To a generation that has lived through the era of Harry Potter, Rainbow Rowell’s “Fangirl,” a novel about what it’s like to be an ardent fan of a pop culture phenomenon, will seem like familiar territory. At the center of Rowell’s second YA novel is eighteen-year-old Cath Avery, a college freshman obsessed with the mega-popular Simon Snow series. At school, Cath juggles classes with her number one priority: writing “Carry On, Simon,” a novel-length fanfiction that has propelled Cath to stardom within the Simon Snow fandom. With the release of the last book in the series looming, Cath is feeling the pressure from both herself and her devoted fans to tell her version of Simon’s story before the official book is released.
While much of "Fangirl" revolves heavily around Cath’s involvement in fandom, Rowell’s novel is much more than a depiction of fan culture. It is simultaneously a moving and, at times, heart-wrenching story of Cath’s struggle to find her place as a young adult. Ditched by her twin sister, Wren, whom is far more outgoing and wants to experience college life on her own, Cath feels alone and abandoned. She grapples with crippling anxiety, which drives her to spend most of her time in the dorms, avoiding the outside world as much as possible and taking refuge in the Simon Snow fandom on the Internet. Rowell depicts Cath’s anxiety with painful clarity, revealing how even the most seemingly mundane activities, like eating in the dining hall or making eye contact with other people, are absolutely overwhelming for Cath, and it is hard not to sympathize with her.
As the first semester rolls on, Cath is met with a cast of characters all trying to pull her out of her shell. There’s Nick, the egotistical, wannabe writer from Cath’s Fiction Writing class, whom she meets at the library twice a week to collaborate with on writing projects. Then there’s Professor Piper, the Fiction Writing instructor who urges Cath to see her full potential as a writer of fiction, not just fanfiction. But at the forefront are Reagan, Cath’s snarky roommate, and Reagan’s infuriatingly charming best friend (and ex), Levi, who can’t seem to leave Cath alone. Cath is initially resistant to Levi’s charm – after all, he is her opposite in every way: gregarious, outgoing, and definitely not a Simon Snow fanatic – but he soon becomes an important fixture in her life, a boy who accepts Cath for all her geeky awkwardness. While Levi’s entrance into Cath’s life is certainly an experience that changes her for the better, it is not the be-all, end-all resolution to her problems – something that sets Rowell’s novel apart from so many others in the YA romance genre. Cath still has to deal with her anxiety, her “crazy” dad, her out-of-control sister, and the mother who has made a sudden unwelcome reappearance in her life.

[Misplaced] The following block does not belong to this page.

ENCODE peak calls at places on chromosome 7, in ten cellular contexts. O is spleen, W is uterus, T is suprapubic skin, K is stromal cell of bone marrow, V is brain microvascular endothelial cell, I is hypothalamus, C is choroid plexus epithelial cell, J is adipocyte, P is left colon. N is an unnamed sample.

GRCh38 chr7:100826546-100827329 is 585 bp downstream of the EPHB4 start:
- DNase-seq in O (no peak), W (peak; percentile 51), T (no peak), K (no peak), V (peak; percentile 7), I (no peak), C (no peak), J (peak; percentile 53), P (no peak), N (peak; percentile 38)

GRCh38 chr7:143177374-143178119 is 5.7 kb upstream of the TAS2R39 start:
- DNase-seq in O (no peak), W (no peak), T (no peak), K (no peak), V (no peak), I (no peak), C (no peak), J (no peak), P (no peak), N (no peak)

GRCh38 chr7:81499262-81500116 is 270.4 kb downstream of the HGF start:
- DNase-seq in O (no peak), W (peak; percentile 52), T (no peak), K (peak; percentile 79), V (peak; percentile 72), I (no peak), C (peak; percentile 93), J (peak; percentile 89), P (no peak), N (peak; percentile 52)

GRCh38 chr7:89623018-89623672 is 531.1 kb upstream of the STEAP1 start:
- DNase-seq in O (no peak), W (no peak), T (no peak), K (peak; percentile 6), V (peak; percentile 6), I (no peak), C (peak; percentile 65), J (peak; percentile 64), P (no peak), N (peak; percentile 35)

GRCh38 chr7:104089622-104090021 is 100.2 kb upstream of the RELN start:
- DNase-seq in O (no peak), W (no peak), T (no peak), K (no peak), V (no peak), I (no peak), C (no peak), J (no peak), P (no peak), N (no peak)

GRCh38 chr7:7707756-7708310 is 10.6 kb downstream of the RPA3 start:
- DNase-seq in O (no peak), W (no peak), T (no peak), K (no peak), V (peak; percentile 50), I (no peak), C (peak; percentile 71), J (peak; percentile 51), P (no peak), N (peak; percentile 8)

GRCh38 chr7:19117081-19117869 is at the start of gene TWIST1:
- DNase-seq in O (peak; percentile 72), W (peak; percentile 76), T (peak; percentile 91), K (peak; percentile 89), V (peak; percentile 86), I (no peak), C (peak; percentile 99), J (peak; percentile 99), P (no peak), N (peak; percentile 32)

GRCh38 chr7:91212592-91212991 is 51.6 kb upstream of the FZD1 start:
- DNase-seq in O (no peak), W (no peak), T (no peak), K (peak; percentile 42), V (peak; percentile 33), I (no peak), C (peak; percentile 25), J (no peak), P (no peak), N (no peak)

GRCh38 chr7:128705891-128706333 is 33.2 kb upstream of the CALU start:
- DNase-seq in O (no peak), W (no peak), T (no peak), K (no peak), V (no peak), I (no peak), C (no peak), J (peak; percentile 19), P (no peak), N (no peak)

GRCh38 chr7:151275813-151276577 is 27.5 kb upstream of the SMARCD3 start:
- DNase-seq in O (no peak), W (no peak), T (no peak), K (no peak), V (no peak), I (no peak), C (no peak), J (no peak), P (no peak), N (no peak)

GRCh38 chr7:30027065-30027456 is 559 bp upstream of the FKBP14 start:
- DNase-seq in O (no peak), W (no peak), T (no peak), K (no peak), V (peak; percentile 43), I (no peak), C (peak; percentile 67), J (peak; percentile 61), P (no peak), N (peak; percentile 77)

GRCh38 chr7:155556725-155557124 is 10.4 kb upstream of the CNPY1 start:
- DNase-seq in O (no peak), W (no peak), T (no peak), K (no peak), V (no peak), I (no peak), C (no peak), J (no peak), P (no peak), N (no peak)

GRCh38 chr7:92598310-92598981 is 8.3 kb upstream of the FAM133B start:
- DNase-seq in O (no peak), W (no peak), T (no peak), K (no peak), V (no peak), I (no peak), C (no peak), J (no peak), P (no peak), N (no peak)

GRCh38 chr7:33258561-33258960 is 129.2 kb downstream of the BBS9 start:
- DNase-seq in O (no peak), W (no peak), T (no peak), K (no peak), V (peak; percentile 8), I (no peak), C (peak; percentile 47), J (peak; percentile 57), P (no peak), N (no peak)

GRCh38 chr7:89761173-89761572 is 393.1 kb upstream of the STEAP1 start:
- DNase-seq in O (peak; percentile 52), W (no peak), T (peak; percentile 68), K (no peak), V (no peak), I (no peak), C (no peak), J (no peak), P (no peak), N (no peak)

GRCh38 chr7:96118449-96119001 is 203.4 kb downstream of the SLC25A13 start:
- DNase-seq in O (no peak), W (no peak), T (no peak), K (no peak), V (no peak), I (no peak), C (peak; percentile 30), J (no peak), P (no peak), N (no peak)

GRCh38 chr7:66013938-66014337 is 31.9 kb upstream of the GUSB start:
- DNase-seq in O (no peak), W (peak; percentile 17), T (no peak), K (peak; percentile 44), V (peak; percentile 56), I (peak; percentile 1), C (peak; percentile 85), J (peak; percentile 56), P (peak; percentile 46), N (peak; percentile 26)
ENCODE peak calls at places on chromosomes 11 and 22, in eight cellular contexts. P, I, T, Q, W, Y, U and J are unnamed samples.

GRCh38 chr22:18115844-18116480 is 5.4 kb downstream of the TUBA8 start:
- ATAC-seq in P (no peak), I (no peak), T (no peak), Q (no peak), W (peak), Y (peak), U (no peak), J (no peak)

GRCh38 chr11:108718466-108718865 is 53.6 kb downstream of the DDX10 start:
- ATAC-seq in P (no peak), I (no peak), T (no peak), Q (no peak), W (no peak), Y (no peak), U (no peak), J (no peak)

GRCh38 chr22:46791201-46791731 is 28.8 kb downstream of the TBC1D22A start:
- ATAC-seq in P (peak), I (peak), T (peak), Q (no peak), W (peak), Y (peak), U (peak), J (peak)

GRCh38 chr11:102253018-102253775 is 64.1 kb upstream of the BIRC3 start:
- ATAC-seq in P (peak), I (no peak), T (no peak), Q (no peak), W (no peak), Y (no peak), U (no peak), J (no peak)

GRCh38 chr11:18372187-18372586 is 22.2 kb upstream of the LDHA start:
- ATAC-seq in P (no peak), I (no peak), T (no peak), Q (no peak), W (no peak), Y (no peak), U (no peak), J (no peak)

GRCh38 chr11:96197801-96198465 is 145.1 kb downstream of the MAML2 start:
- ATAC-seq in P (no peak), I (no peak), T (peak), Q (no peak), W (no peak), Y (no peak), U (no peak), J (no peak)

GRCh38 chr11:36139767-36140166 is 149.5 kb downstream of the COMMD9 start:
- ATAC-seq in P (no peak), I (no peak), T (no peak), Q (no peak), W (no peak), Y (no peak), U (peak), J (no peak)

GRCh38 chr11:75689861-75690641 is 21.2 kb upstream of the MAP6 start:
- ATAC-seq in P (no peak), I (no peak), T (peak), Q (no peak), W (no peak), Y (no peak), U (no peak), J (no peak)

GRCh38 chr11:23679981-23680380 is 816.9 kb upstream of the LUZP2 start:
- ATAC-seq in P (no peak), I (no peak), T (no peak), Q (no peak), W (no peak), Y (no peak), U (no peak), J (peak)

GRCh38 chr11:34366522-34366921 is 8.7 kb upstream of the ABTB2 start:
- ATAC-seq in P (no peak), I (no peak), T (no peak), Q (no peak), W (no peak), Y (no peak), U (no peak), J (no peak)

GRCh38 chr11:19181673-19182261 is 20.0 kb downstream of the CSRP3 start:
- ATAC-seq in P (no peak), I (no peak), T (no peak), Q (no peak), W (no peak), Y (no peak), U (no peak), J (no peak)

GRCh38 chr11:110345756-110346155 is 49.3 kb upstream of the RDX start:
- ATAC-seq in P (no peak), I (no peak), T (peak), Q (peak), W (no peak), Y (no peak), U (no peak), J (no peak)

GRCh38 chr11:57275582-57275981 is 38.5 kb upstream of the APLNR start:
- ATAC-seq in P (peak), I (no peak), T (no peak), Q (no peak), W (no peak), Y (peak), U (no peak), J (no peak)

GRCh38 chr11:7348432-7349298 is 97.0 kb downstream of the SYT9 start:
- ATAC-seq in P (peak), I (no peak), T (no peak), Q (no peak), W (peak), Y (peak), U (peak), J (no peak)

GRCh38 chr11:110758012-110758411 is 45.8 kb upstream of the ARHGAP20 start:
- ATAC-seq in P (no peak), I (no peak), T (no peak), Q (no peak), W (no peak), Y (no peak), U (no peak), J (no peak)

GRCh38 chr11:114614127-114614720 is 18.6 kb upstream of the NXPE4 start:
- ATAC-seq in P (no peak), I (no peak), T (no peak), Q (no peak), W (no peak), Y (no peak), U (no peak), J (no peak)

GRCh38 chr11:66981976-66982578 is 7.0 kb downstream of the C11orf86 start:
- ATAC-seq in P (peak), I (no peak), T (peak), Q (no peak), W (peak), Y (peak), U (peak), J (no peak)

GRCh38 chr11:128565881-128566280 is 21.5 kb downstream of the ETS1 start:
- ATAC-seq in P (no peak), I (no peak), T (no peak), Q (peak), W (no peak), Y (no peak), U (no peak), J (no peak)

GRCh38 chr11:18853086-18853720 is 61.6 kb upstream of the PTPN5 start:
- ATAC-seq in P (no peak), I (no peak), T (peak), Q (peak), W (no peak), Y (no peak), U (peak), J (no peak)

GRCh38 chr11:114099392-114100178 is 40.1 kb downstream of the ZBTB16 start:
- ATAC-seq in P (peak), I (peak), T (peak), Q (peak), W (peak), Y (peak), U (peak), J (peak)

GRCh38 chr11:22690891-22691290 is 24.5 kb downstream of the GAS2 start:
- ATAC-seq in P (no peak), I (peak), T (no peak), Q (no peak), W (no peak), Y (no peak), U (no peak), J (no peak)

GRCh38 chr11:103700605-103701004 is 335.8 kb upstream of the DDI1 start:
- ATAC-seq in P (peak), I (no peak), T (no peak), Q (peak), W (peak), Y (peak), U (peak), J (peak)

Hilarious, heartbreaking, and genuine, “Fangirl” is a must-read for anyone who knows what it feels like to not quite fit in.